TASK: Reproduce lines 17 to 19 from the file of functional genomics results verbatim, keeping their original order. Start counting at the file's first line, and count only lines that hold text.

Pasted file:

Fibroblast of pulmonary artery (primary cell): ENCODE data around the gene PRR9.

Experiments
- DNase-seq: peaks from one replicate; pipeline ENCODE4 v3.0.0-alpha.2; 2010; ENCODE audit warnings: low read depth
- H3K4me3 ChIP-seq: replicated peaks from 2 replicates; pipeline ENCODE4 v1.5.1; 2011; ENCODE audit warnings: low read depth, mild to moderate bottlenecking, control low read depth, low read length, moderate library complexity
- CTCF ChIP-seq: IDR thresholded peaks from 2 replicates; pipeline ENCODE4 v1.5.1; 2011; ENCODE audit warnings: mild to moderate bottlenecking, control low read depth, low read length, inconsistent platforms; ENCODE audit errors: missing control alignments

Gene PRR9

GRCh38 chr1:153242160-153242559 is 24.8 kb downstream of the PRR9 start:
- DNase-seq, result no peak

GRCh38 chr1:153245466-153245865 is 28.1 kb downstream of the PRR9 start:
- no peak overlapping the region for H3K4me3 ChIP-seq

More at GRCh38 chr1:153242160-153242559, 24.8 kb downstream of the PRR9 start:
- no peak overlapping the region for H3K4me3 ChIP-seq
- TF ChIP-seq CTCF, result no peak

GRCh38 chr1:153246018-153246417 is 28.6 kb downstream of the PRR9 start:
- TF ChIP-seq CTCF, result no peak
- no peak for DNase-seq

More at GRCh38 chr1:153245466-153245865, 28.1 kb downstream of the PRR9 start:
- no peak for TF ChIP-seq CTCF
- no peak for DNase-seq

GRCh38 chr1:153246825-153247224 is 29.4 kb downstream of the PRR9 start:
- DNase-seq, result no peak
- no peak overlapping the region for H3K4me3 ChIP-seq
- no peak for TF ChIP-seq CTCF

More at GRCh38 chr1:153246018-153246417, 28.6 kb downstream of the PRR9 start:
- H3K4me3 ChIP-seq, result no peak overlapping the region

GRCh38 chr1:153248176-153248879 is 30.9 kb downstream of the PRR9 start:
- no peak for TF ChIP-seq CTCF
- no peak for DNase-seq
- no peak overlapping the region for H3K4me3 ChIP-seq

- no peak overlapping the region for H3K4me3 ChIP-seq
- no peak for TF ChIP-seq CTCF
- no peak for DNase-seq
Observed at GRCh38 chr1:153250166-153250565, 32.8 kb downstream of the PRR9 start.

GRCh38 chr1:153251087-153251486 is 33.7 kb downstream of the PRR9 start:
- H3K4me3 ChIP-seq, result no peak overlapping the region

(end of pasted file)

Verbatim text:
More at GRCh38 chr1:153245466-153245865, 28.1 kb downstream of the PRR9 start:
- no peak for TF ChIP-seq CTCF
- no peak for DNase-seq